Nathalia Barazal, CIO of fixed income and head of convertible bonds at Lombard Odier IM, and limited partner of Lombard Odier Group
What is sustainability in investments? The definition itself continues to evolve. We see sustainability encompassing financial factors, the running of organisations and the viability of the organisation’s business model, to name a few areas.
Market reaction to sustainability issues is also evolving. For us, it is clear that sustainability will impact risks and returns, and it must be incorporated in the investment process. We believe equipping our investment teams with a clear, consistent framework to help evaluate all investment aspects including sustainability will better inform their decisions; which, in turn, may improve investment outcomes. We set out one example below.
Lombard Odier Investment Managers has been investing in convertible bonds since 1987, with expertise across bull and bear markets. Convertible bonds provide investors with the ability to participate in equity market rallies with a bond floor protection were equity markets to fall – making them an attractive investment in the current market environment.
Our goal has remained steadfast over the decades: to capture the risk-return asymmetry inherent in convertible bonds. Incorporating sustainability helps deliver this goal.
Our philosophy is that companies with a combination of sustainable financial models, sustainable business practices and sustainable business models will deliver sustainable excess risk-adjusted returns over the long-term. As such, we evaluate issuers relative to sustainability metrics in these three areas, or pillars, in order to maximise the asymmetric return profile inherent in the asset class. For convertibles, this means we incorporate sustainability criteria into evaluating the bond and equity option aspects of convertibles, in order to maximise risk-adjusted returns.
We firstly assess issuers based on their financial models. Here, we consider a company’s financial viability and if it represents an attractive opportunity to generate returns. Convertibles embed exposure to a company’s share price, therefore our assessment focuses on the potential for the company’s share to generate excess returns. The bond element of convertibles, meanwhile, exposes investors to that company’s credit risk. This means we must consider an issuer’s creditworthiness. As such, we conduct fundamental analysis on credit quality, looking at a company’s leverage, the upcoming maturity of its debt, its capital structure, its cash-flow, sources it can tap for repayment and how it remunerates investors for the risk taken.
For the equity portion of exposure, we look at the attractiveness of the sector, the equity price, the share volatility, the management strategy and the company’s positioning for competitive advantage. We also seek the most balanced (or asymmetric) bonds according to strict technical factors – therefore we examine the convertible’s convexity, its yield and how the equity optionality is priced.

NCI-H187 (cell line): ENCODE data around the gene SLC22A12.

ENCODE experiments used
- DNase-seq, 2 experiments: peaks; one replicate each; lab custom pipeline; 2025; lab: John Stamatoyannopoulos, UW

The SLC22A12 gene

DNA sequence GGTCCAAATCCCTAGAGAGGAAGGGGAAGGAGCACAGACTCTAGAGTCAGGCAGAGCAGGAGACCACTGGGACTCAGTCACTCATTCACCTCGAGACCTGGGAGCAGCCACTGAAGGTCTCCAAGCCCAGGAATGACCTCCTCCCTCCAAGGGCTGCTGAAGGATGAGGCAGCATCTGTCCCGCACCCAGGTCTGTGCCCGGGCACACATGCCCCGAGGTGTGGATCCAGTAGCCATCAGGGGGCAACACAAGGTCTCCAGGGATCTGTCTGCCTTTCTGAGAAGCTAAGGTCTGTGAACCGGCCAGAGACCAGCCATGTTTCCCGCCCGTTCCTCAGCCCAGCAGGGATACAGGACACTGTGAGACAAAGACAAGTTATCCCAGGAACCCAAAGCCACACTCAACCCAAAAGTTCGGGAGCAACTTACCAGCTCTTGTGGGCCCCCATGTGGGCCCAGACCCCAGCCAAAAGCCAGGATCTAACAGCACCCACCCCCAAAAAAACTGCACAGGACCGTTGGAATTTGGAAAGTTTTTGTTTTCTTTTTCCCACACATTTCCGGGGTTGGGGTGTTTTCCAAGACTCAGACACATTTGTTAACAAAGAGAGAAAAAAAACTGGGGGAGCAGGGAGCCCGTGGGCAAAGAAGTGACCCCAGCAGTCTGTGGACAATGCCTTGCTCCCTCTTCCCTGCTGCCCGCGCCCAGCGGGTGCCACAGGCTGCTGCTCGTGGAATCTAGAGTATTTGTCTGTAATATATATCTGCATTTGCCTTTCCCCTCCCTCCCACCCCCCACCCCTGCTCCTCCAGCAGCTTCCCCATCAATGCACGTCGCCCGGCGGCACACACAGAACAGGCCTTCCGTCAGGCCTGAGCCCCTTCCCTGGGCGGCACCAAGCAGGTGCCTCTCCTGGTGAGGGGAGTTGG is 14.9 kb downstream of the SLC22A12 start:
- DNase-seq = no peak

Delivering long-term value
The second pillar addresses how businesses behave in relation to their broader ecosystem of stakeholders. We believe business practices can drive operating performance in the same way as costs and revenue. In our view, companies that show solid performance on environmental, social and governance (ESG) issues will benefit from stronger growth over the long-term, not least because they can avoid the pitfalls of potentially value-destructive controversies.
Analysing business practices is about much more than applying third-party ESG ratings. Our experience has taught us the importance of collecting, verifying and enhancing large amounts of raw data through careful analysis and information exchange with companies. We use our own methodology to score companies, study their alignment with best practice in terms of ESG matters, and consider whether they are transitioning to more sustainable business practices.
We have also developed a proprietary ‘CAR’ methodology, which breaks ESG data down into consciousness, action and results. In our opinion, this is more valuable than relying on external aggregated ratings because it helps identify companies making genuine progress towards more sustainable business practices. Using our proprietary ESG/CAR analysis enriches our process because it gives our convertible bond specialists a framework of non-financial information alongside their financial analysis. In turn, this improves the ability to assess the risks and opportunities associated with a company, ultimately leading to better-informed decisions.
Lastly, we look at what impact measures the company is undertaking by analysing, for instance, a company’s carbon emissions and water consumption. This helps us to assess how companies are trying to reduce their economic risk in a carbon- and water-constrained economy. In turn, this gives us a better understanding of their resilience to the future path of regulation.
This third pillar homes in on a company’s ability to take advantage of transformative structural trends, or sustainable business models. We see demographics, climate change, natural resources, the digital revolution and inequality transforming the global economy. These trends are particularly relevant in the context of assessing the equity option of a convertible bond as they speak to the likely long-term growth of the issuer’s share price, and thus the value of the option.
Drivers of investment risk and return continue to evolve. At Lombard Odier IM, we strongly believe that all three pillars need to be combined to deliver a better investment outcome for clients. Sustainability considerations cannot be optional when making investment decisions. We have implemented our sustainability approach across a range of disciplines from equity to fixed income, in each case in a manner that we believe best suits each strategy.